Sule Utura of Ethiopia leads Genzebe Dibaba of Ethiopia and Lucia Kamene Muangi of Kenya on her way to victory in the final of the Women's 5000m Final (Getty Images) © Copyright
Lucia Kamene MUANGI (3000m, 5000m, 3000 SC, Cross Country)
Born: 26 June 1992, Makueni District, Eastern Province
Coach: Paul Mutwii
Fourth born in a family of two sons and four daughters
Attended Iuani Primary School before joining the Secondary School (high school) wing of the same institution
The year, 2007; the venue, Nairobi’s Ngong Racecourse ground that until 2010 was Kenya’s chosen arena to stage her World Cross Country Trials.
It was on that 24 February afternoon that Kamene, then 15, received the most incredible news in her life then: she had made her country’s team for the Mombasa World Cross at her first time of asking after finishing sixth at the Trials.
Upon closer scrutiny, Athletics Kenya selectors however, dashed the young prodigious talent’s hopes when they deemed her too young (as per IAAF rules) to compete at the event and consequently, withdrew her from the team.
She was subsequently struck by a foot injury that caused her to miss that year’s World Youth and African Junior championships, as well as the 2008 Trials for the Edinburgh World Cross.
Undeterred, Kamene resumed competition in April that year and a month later, she had recovered sufficiently to win the national secondary schools 5,000m race. Kamene also finished second over 3,000m at the same event.
On her second stab at representing her country, she duly secured the ticket to compete at the Bydgoszcz World Junior Championships, after finishing second at the national junior trials (16:09.0/18 June).
“I want to go for the gold in Poland and compensate for last year. I was 15 and they told me I could not travel. I was very disappointed and want to show them what I could have done,” she said before that event.
In Poland, she recorded 16:25.04 to finish just outside the medals in fourth. At the combined 16 June Kenya Trials for last year’s World Youth/Africa Junior championships, Kamene featured in her newly adopted discipline, the 2000m steeplechase where she clocked 6:37.1 for second and at the same event ran 9:22.4 (PB) for fifth in the 3000m final.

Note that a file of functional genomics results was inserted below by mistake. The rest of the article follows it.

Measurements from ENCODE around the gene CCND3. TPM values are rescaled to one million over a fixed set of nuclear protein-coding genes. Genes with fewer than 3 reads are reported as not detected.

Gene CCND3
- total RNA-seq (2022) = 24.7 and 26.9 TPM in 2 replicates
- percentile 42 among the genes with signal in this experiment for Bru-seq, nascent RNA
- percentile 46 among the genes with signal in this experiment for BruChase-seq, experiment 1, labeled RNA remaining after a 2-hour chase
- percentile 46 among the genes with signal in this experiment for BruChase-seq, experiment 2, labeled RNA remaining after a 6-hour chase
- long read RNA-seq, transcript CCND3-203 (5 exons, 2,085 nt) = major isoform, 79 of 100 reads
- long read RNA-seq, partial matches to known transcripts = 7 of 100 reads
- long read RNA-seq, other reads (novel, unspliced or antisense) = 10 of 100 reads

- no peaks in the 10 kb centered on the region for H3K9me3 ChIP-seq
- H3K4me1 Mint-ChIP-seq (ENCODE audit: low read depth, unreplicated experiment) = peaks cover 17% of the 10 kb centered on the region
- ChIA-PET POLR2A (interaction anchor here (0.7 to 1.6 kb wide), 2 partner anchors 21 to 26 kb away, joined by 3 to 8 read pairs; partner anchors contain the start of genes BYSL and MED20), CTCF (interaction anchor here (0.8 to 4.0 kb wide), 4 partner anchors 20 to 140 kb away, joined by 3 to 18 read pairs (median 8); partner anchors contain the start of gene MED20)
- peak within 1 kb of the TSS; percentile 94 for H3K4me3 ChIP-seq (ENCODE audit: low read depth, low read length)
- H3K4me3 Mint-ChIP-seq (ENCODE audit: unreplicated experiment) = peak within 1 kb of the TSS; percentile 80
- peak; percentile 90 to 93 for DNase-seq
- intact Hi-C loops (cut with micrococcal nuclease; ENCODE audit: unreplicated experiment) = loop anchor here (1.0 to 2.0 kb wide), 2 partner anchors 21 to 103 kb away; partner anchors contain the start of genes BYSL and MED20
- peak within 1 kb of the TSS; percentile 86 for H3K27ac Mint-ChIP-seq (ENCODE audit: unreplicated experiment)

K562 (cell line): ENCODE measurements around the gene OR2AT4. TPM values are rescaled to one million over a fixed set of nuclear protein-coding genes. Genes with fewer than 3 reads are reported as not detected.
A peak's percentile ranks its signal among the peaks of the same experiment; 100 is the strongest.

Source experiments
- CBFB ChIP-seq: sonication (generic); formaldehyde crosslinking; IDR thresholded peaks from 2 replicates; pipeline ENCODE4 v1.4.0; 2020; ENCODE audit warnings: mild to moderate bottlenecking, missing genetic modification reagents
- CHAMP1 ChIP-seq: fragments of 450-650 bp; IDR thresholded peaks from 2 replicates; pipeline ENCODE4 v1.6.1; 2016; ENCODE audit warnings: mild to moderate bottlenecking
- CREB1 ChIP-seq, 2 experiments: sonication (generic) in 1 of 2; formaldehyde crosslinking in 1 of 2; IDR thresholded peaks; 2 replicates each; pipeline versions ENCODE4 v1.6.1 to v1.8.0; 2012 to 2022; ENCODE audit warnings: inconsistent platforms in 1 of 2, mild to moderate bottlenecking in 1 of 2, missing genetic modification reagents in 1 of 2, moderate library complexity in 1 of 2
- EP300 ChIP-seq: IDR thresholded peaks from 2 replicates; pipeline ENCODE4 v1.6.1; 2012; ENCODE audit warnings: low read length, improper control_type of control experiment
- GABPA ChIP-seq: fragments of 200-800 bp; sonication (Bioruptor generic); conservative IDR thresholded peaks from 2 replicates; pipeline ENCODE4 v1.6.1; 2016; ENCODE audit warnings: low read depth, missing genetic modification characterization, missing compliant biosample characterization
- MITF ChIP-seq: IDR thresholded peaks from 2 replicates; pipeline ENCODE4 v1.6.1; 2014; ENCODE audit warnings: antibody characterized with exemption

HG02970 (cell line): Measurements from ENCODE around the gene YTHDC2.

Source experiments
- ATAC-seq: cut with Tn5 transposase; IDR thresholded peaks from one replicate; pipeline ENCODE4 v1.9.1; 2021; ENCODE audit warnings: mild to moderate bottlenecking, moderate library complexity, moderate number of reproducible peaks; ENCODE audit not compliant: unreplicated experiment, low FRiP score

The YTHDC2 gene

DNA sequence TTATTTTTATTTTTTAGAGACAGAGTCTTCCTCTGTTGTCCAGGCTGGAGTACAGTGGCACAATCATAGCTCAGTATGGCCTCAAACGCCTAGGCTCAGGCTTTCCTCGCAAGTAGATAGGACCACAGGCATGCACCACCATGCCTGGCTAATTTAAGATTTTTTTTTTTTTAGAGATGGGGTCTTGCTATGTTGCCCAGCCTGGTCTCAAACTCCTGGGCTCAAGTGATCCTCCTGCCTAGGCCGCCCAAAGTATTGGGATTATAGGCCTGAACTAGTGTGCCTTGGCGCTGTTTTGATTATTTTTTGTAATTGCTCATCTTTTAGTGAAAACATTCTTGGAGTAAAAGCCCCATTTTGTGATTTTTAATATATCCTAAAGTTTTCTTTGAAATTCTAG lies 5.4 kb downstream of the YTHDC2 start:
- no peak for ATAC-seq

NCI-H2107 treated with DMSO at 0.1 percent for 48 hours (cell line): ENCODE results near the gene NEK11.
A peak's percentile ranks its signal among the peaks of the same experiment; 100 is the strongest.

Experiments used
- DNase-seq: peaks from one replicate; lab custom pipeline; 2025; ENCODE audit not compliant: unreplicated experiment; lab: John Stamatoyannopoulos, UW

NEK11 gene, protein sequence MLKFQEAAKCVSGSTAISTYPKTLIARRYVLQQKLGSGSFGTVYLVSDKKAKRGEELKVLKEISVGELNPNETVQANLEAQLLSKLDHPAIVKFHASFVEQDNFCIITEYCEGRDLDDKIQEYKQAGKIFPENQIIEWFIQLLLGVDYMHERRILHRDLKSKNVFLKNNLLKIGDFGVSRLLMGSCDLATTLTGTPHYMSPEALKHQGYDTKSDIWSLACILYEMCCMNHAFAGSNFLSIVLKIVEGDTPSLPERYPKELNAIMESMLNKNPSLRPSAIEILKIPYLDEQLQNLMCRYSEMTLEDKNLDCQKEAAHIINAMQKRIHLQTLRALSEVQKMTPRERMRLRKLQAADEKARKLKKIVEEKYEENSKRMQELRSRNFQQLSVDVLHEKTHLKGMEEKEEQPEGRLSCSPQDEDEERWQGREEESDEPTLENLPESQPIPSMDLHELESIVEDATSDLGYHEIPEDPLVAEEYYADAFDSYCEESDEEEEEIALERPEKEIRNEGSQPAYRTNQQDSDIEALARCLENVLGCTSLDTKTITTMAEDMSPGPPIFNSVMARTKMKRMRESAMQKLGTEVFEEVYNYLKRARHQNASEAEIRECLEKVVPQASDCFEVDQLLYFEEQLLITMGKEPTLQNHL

“My coach advised me to train for both to enhance my chances of making the team. That’s why I ran in both races but I was a bit tired when we did the 3000m,” she disclosed. Her gamble however, paid off when she was selected in her country’s team for the Bressanone World Youth, where she returned her career best 6:11.90 for silver in the girl’s 2000m steeple final.
“Bringing my first medal for Kenya made me so proud,” she said of her performance in Italy, an uplifting showing since her year had begun with a disappointing 33rd finish at the selection event for Amman World Cross in the junior 6km race that locked her out of the event.
She was not to return to the Polish city of Bydgoszcz for this year’s World Cross when she finished outside selection places at the Trials, but nonetheless, she was determined not to miss the World Junior party in Moncton, Canada when she returned a personal best time of 9:56.2 to win the 3,000m steeplechase race at the Kenyan Trials.
“Having taken silver, my biggest wish now is to take gold, but the most important thing for us in Canada is to work as a team,” she outlined.
5000 M: 16:09.0A (2008)
3000 M: 9:22.4A (2009)
2000 M Steeple: 6:11.90 (2009)
3000 M Steeple: 9:56.2A (2010)
2008 4th World Junior Championships, Bydgoszcz (5,000m)
2009 2nd World Youth Championships, Bressanone (2,000m SC)
Prepared by James Wokabi and Mutwiri Mutuota for the IAAF ‘Focus on Athletes’ project. Copyright IAAF 2008-2010